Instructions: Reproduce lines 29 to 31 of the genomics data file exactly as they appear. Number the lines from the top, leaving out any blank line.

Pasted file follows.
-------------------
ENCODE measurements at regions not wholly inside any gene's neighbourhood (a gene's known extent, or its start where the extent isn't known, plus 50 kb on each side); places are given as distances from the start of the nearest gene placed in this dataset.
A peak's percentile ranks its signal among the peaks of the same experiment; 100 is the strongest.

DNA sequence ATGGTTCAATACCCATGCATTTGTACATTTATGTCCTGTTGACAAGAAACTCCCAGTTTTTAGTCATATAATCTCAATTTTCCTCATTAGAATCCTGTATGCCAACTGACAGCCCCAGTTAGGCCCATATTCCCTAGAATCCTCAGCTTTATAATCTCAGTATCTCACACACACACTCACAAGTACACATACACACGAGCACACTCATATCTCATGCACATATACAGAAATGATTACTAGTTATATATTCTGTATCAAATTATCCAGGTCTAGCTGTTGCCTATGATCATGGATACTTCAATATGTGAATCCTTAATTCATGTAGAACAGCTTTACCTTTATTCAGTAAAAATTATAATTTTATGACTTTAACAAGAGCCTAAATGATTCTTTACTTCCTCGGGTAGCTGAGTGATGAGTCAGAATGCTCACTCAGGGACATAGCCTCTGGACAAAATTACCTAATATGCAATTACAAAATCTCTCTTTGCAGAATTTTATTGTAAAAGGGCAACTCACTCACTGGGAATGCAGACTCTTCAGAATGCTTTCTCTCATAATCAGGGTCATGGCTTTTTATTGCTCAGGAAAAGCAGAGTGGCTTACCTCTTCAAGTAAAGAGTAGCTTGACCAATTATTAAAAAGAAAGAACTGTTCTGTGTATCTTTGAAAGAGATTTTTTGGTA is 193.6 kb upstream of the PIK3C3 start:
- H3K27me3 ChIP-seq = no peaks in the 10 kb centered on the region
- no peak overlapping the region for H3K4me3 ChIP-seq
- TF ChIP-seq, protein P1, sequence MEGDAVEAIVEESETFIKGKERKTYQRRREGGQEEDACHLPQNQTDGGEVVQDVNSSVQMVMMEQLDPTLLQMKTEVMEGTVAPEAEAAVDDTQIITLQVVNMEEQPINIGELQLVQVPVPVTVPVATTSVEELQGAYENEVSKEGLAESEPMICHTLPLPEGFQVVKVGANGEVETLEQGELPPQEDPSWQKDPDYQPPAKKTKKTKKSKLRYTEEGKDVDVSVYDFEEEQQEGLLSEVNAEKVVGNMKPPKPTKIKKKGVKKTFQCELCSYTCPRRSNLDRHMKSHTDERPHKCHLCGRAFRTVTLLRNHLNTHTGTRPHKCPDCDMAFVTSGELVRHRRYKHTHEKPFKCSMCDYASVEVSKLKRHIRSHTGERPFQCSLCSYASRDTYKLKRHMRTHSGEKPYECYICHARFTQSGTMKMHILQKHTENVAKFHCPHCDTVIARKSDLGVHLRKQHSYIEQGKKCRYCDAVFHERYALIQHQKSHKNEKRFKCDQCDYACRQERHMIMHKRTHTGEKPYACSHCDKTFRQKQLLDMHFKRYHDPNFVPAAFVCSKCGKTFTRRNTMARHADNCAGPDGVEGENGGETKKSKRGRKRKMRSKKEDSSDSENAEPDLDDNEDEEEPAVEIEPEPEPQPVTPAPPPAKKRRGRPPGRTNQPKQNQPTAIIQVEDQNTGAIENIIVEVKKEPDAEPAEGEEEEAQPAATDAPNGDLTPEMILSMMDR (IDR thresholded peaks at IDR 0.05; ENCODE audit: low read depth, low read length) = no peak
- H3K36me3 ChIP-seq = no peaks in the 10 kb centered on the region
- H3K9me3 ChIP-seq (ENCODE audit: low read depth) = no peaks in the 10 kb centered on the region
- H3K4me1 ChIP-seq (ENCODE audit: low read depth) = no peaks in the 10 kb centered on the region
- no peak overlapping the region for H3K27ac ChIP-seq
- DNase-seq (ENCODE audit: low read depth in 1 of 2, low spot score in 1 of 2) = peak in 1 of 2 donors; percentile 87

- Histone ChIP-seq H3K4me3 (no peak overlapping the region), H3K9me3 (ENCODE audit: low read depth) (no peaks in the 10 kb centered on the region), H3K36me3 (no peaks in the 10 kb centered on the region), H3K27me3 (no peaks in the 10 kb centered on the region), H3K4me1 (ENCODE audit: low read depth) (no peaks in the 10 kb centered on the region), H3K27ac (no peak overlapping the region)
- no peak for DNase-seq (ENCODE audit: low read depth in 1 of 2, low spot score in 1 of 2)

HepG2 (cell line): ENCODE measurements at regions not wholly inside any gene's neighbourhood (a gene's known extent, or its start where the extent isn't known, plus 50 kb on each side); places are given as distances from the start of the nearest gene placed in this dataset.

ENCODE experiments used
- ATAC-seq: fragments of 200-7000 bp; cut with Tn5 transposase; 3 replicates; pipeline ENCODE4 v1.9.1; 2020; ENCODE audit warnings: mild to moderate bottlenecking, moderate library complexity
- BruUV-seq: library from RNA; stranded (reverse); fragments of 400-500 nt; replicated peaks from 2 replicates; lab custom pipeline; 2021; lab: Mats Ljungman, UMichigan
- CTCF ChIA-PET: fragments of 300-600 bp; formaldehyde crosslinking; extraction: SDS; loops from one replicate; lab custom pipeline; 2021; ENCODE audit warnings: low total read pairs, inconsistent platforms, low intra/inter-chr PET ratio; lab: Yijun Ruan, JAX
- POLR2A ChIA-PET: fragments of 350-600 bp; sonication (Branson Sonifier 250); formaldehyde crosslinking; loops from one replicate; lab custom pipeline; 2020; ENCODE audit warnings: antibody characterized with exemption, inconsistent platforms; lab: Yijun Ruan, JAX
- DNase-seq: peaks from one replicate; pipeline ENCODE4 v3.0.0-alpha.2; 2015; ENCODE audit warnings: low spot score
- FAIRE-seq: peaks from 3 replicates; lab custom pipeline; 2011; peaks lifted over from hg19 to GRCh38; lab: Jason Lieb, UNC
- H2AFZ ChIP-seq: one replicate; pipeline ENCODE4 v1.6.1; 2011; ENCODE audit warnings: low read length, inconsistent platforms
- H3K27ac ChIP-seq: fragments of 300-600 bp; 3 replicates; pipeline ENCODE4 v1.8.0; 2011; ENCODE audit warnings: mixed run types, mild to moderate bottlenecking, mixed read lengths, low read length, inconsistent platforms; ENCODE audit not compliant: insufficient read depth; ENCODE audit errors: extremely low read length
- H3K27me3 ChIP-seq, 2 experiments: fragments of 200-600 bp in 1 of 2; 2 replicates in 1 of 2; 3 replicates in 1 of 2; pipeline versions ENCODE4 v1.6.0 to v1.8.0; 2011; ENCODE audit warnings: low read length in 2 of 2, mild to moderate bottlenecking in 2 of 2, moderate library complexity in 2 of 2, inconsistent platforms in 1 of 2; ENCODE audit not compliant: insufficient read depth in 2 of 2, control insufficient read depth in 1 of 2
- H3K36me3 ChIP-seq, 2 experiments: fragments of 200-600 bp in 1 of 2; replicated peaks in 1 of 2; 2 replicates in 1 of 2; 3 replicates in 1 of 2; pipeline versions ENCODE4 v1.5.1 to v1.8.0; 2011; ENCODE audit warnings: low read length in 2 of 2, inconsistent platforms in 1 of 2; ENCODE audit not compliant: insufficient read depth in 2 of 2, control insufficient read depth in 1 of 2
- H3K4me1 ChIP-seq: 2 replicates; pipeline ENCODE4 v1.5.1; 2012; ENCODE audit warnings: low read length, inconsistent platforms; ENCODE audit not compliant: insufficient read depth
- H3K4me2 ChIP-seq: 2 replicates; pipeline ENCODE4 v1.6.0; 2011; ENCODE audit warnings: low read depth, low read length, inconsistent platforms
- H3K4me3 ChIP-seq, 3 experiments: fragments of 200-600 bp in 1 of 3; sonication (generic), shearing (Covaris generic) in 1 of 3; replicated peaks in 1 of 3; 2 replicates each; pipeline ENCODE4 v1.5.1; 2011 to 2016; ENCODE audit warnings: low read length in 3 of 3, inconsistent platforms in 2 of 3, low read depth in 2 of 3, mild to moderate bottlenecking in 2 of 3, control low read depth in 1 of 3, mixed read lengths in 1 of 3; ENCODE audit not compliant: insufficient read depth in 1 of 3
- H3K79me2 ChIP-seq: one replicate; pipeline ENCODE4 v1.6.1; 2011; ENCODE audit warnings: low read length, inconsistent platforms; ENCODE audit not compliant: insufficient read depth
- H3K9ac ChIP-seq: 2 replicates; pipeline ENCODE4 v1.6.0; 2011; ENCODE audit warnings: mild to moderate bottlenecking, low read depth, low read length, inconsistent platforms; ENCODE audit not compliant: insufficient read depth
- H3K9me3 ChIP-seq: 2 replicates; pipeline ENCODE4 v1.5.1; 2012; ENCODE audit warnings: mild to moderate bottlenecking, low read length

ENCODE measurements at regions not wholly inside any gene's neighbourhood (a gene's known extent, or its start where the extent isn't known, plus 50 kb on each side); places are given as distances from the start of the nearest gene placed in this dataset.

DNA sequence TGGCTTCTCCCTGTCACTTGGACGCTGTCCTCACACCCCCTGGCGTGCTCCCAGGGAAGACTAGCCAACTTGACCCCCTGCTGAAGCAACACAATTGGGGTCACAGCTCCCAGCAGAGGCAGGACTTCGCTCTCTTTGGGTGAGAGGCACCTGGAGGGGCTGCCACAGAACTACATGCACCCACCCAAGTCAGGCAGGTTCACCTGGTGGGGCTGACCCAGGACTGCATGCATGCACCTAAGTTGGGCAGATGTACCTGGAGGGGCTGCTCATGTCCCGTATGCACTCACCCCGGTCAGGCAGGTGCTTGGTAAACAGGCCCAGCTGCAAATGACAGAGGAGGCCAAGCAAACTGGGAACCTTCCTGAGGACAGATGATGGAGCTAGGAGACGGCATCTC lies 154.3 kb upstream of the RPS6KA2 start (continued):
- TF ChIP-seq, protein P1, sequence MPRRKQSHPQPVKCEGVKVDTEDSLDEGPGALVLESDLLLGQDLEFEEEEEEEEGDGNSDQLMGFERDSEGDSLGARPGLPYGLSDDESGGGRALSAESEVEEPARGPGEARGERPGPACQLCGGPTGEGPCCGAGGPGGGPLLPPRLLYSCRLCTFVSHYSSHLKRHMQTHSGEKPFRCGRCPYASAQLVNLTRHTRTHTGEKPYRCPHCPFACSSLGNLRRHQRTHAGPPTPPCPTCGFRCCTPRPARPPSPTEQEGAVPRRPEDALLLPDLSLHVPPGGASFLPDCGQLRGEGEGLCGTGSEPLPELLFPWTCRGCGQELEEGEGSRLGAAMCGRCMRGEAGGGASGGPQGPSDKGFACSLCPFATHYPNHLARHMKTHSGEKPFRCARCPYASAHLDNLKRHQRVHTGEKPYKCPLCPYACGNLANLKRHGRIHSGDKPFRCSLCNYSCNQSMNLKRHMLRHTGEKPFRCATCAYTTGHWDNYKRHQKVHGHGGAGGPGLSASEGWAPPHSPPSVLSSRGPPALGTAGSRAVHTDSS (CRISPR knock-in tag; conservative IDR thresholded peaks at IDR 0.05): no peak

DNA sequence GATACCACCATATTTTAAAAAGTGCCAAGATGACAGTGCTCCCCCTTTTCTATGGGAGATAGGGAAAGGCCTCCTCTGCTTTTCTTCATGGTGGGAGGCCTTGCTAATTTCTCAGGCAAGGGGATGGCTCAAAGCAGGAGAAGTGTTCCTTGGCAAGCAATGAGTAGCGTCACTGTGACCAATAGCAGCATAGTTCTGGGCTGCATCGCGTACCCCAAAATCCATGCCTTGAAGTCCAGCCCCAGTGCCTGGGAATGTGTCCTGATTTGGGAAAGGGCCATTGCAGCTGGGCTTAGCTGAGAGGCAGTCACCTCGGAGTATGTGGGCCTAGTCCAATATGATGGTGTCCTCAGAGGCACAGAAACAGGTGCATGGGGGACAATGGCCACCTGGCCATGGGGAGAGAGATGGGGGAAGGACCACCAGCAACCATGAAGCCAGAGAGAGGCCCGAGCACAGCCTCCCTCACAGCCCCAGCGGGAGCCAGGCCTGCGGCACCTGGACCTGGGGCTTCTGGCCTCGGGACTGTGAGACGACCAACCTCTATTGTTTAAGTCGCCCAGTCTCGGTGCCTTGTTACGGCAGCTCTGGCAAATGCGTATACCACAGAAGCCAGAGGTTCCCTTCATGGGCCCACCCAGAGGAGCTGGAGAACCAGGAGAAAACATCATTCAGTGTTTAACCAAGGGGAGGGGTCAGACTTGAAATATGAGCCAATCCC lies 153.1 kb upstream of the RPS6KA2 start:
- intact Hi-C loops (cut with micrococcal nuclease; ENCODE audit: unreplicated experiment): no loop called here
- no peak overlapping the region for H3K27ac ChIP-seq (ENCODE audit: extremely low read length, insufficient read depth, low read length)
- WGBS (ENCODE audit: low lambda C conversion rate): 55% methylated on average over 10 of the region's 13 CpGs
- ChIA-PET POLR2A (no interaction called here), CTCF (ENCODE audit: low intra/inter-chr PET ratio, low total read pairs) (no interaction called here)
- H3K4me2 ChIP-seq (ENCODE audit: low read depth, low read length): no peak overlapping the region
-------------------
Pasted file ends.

- H3K79me2 ChIP-seq: one replicate; pipeline ENCODE4 v1.6.1; 2011; ENCODE audit warnings: low read length, inconsistent platforms; ENCODE audit not compliant: insufficient read depth
- H3K9ac ChIP-seq: 2 replicates; pipeline ENCODE4 v1.6.0; 2011; ENCODE audit warnings: mild to moderate bottlenecking, low read depth, low read length, inconsistent platforms; ENCODE audit not compliant: insufficient read depth
- H3K9me3 ChIP-seq: 2 replicates; pipeline ENCODE4 v1.5.1; 2012; ENCODE audit warnings: mild to moderate bottlenecking, low read length